Monday, November 14th, 2011
Ancient Greeks and Romans Broke their Pediments
Like other Baroque art historians, I love the broken pediment as an architectural feature. A broken pediment is “broken” at the apex of a triangular pediment. I usually don’t differentiate between the “open” and “broken” pediment when I teach by students about these features, but I know that many architectural historians choose to differentiate between the two. An “open” pediment refers to when the base of the pediment has been removed (or “opened,”). One of my favorite broken pediments from the Baroque period (which actually has been broken, opened, and also shifted backward) is found in the Cornaro Chapel, designed by the artist Bernini (1645-1652).
Both open and broken pediments were popular in Baroque art. Baroque scholars love these kinds of pediments; they serve as good examples of how 17th century architects added a little bit more dynamism and movement into their architectural features (in contrast to the harmony and symmetry that characterized much of the architecture of the Renaissance).1
But I think that it’s hard for Baroque scholars to remember sometimes that the idea of segmenting pediments was not developed during the Baroque period. In fact, the broken and/or open pediment existed in ancient Rome and Hellenistic architecture from Alexandria.2 Unfortunately, not many extant examples of architecture survive from Alexandria, so scholars need to look to Roman and/or Nabatean art that copied Alexandrian architecture, such as the Market Gate of Miletus, Treasury at Petra, and Pompeiian wall paintings (all shown below).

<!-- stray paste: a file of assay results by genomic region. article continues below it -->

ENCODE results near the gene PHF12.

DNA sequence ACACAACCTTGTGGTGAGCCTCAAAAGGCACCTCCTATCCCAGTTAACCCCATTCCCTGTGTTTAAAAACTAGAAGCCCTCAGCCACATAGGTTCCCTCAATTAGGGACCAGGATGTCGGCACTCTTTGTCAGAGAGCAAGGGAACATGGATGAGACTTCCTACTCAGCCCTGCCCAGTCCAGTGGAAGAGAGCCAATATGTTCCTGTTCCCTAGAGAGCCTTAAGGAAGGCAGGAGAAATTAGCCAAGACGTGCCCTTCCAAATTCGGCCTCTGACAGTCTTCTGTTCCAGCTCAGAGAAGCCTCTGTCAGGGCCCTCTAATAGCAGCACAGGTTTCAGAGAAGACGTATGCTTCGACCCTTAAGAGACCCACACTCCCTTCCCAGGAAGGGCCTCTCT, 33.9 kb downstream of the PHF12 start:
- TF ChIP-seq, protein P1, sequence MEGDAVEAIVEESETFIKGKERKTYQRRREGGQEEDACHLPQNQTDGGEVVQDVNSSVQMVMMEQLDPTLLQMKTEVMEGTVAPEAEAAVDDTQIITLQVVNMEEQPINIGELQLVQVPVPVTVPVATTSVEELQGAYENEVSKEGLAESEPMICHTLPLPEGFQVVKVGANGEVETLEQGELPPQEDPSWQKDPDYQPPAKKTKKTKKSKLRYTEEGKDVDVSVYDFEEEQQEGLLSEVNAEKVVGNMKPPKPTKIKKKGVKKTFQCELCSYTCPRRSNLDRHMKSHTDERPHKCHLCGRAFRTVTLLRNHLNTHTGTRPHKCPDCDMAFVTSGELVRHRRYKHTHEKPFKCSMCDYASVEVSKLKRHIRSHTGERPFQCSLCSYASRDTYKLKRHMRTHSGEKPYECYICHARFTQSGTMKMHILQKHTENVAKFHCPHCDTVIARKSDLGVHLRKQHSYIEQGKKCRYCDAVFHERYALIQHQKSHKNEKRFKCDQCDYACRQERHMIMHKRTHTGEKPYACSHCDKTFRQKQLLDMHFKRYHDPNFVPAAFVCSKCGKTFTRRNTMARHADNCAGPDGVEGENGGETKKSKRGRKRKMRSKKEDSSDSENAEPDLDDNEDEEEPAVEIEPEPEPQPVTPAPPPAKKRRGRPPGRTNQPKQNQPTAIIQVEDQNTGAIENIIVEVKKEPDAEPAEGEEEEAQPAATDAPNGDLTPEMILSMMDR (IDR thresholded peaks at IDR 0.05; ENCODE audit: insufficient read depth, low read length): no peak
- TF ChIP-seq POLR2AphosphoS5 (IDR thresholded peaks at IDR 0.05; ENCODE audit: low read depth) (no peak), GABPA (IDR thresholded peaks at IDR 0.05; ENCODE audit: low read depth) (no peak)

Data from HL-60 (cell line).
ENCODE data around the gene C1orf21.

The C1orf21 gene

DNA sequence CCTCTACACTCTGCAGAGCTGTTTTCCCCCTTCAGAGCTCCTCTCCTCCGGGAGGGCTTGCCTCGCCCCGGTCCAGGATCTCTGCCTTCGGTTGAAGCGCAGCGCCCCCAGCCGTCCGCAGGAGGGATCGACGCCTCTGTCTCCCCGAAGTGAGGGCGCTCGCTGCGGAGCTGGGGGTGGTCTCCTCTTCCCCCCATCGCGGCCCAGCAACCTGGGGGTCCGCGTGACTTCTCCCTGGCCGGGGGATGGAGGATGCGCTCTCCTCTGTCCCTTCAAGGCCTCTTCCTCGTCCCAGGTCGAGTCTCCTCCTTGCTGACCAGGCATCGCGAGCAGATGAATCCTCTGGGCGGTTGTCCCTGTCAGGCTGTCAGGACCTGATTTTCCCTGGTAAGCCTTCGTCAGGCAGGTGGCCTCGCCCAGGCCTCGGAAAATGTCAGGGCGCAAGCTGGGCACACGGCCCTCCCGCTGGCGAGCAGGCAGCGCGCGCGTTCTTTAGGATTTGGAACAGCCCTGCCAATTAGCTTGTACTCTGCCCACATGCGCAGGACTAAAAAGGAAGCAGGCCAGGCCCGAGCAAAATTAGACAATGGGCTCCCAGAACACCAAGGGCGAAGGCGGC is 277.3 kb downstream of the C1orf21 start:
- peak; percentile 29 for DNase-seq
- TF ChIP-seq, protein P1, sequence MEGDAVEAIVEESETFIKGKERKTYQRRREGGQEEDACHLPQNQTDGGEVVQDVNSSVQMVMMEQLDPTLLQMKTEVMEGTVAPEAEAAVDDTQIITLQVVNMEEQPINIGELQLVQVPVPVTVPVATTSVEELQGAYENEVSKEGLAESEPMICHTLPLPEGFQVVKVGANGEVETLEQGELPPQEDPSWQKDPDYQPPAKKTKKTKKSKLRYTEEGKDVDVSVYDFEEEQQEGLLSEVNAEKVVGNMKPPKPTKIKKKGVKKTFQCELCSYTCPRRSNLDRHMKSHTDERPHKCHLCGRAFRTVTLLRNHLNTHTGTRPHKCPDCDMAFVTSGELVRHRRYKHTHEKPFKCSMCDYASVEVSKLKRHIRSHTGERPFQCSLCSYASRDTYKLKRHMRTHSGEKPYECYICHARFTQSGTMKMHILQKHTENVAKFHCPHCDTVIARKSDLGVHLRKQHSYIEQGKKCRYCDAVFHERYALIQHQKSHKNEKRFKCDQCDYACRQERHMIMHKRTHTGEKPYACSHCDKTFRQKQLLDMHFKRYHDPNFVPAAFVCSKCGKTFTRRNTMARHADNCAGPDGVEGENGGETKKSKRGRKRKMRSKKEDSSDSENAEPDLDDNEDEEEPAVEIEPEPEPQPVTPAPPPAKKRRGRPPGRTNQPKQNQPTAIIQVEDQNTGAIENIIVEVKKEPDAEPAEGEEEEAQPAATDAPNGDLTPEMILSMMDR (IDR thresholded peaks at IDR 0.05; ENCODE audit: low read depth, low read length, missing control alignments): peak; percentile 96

I often teach my students about how the Greek Classical period is similar to the art of the Renaissance, and how the Hellenistic period is similar to the art of the Baroque period. The broken pediment in Hellenistic architecture is a further manifestation of this fact. It’s also interesting to see that the Romans picked up on this architectural feature that would probably have been conceived as “distorted” by Greeks who lived during what has been termed the “High Classical” period. In this light, the broken pediment is another manifestation of how Roman architecture was interested in the re-invention of Classical Greek architecture. No wonder they latched onto the Hellenistic invention of the broken pediment.
Here are some examples of broken pediments that appear in ancient Roman art:
What are your favorite examples of the broken (or open) pediment in architecture?
1 That being said, there are examples of the broken pediment that exist in Late Renaissance architecture. For example, Antonio da Sangallo the Younger employed broken pediments on the top story of the façade of the Palazzo Farnese (ca. 1530-1546).
2 See Judith McKenzie, “The Architecture of Alexandria and Egypt, 300 BC to AD 700, Volume 63” (New Haven: Yale University Press, 2007), 105. Source available online here. See also Judith McKenzie, “Alexandra and the Origins of Baroque Architecture,” available online here. The latter citation also includes a discussion of how the earliest surviving examples of the segmental pediment (a rounded, semi-circular pediment) are found in Alexandrian architecture.